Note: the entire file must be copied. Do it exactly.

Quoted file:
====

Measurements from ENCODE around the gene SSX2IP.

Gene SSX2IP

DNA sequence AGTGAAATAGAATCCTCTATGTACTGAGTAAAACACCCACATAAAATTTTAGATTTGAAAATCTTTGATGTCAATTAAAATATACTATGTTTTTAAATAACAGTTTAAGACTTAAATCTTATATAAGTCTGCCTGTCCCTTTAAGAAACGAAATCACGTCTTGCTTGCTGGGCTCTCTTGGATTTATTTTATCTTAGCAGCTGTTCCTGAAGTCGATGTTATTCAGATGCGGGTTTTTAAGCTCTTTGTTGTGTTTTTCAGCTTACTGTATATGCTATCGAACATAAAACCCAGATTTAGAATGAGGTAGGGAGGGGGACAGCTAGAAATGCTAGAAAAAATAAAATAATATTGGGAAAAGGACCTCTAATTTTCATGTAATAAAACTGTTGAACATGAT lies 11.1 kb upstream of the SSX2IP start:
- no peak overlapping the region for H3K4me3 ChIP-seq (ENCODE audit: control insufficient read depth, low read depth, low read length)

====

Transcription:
Measurements from ENCODE around the gene SSX2IP.

Gene SSX2IP

DNA sequence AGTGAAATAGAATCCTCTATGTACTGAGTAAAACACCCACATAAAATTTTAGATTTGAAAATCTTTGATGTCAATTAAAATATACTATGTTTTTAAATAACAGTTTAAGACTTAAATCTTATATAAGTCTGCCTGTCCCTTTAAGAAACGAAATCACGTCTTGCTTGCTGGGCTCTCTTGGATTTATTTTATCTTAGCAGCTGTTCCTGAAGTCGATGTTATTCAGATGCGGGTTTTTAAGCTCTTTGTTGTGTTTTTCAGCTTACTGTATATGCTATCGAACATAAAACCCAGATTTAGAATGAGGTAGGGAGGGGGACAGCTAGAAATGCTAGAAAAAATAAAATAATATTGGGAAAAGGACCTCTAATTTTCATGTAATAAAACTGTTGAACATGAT lies 11.1 kb upstream of the SSX2IP start:
- no peak overlapping the region for H3K4me3 ChIP-seq (ENCODE audit: control insufficient read depth, low read depth, low read length)